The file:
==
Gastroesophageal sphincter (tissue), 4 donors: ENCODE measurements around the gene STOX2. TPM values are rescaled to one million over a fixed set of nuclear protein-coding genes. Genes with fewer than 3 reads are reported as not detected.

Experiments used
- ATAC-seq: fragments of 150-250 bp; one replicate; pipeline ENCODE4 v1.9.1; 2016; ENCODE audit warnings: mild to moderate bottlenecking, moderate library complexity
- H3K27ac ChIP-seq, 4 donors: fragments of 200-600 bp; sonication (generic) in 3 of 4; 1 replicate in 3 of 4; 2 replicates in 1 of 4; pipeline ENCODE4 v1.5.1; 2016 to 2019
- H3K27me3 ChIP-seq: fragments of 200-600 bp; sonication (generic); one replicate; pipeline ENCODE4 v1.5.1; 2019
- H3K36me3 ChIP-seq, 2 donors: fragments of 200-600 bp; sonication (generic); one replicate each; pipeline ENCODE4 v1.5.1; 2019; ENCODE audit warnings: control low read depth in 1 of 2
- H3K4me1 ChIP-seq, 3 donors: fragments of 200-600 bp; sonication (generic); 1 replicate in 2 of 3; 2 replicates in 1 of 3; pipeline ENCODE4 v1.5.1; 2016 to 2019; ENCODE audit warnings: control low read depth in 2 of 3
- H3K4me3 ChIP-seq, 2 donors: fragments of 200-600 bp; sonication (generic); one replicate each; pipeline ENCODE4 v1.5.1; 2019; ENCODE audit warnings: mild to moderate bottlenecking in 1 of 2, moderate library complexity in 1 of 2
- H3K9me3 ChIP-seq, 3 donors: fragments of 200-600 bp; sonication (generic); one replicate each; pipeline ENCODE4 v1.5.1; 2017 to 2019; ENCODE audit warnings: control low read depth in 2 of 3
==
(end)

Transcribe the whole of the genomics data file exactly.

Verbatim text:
Gastroesophageal sphincter (tissue), 4 donors: ENCODE measurements around the gene STOX2. TPM values are rescaled to one million over a fixed set of nuclear protein-coding genes. Genes with fewer than 3 reads are reported as not detected.

Experiments used
- ATAC-seq: fragments of 150-250 bp; one replicate; pipeline ENCODE4 v1.9.1; 2016; ENCODE audit warnings: mild to moderate bottlenecking, moderate library complexity
- H3K27ac ChIP-seq, 4 donors: fragments of 200-600 bp; sonication (generic) in 3 of 4; 1 replicate in 3 of 4; 2 replicates in 1 of 4; pipeline ENCODE4 v1.5.1; 2016 to 2019
- H3K27me3 ChIP-seq: fragments of 200-600 bp; sonication (generic); one replicate; pipeline ENCODE4 v1.5.1; 2019
- H3K36me3 ChIP-seq, 2 donors: fragments of 200-600 bp; sonication (generic); one replicate each; pipeline ENCODE4 v1.5.1; 2019; ENCODE audit warnings: control low read depth in 1 of 2
- H3K4me1 ChIP-seq, 3 donors: fragments of 200-600 bp; sonication (generic); 1 replicate in 2 of 3; 2 replicates in 1 of 3; pipeline ENCODE4 v1.5.1; 2016 to 2019; ENCODE audit warnings: control low read depth in 2 of 3
- H3K4me3 ChIP-seq, 2 donors: fragments of 200-600 bp; sonication (generic); one replicate each; pipeline ENCODE4 v1.5.1; 2019; ENCODE audit warnings: mild to moderate bottlenecking in 1 of 2, moderate library complexity in 1 of 2
- H3K9me3 ChIP-seq, 3 donors: fragments of 200-600 bp; sonication (generic); one replicate each; pipeline ENCODE4 v1.5.1; 2017 to 2019; ENCODE audit warnings: control low read depth in 2 of 3